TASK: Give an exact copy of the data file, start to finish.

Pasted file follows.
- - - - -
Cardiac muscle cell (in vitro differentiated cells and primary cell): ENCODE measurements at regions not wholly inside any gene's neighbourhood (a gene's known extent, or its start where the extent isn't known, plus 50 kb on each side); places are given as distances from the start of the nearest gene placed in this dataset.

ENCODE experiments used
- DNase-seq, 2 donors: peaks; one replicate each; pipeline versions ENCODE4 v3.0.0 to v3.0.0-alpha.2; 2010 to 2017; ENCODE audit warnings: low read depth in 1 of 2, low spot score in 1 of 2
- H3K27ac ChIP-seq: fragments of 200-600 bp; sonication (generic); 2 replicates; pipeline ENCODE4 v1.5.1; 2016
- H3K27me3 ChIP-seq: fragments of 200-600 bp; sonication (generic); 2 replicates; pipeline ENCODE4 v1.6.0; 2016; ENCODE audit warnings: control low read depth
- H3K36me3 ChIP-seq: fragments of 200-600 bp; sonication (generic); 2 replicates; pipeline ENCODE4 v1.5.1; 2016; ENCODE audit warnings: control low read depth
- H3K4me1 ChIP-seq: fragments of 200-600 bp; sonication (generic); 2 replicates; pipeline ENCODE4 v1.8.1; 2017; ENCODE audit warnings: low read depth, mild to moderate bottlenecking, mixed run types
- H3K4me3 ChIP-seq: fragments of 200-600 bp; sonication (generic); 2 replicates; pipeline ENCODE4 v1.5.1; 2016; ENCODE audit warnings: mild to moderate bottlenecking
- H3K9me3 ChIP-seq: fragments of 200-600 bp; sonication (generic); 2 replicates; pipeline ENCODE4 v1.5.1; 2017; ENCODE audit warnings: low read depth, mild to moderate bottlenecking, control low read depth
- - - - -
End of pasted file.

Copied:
Cardiac muscle cell (in vitro differentiated cells and primary cell): ENCODE measurements at regions not wholly inside any gene's neighbourhood (a gene's known extent, or its start where the extent isn't known, plus 50 kb on each side); places are given as distances from the start of the nearest gene placed in this dataset.

ENCODE experiments used
- DNase-seq, 2 donors: peaks; one replicate each; pipeline versions ENCODE4 v3.0.0 to v3.0.0-alpha.2; 2010 to 2017; ENCODE audit warnings: low read depth in 1 of 2, low spot score in 1 of 2
- H3K27ac ChIP-seq: fragments of 200-600 bp; sonication (generic); 2 replicates; pipeline ENCODE4 v1.5.1; 2016
- H3K27me3 ChIP-seq: fragments of 200-600 bp; sonication (generic); 2 replicates; pipeline ENCODE4 v1.6.0; 2016; ENCODE audit warnings: control low read depth
- H3K36me3 ChIP-seq: fragments of 200-600 bp; sonication (generic); 2 replicates; pipeline ENCODE4 v1.5.1; 2016; ENCODE audit warnings: control low read depth
- H3K4me1 ChIP-seq: fragments of 200-600 bp; sonication (generic); 2 replicates; pipeline ENCODE4 v1.8.1; 2017; ENCODE audit warnings: low read depth, mild to moderate bottlenecking, mixed run types
- H3K4me3 ChIP-seq: fragments of 200-600 bp; sonication (generic); 2 replicates; pipeline ENCODE4 v1.5.1; 2016; ENCODE audit warnings: mild to moderate bottlenecking
- H3K9me3 ChIP-seq: fragments of 200-600 bp; sonication (generic); 2 replicates; pipeline ENCODE4 v1.5.1; 2017; ENCODE audit warnings: low read depth, mild to moderate bottlenecking, control low read depth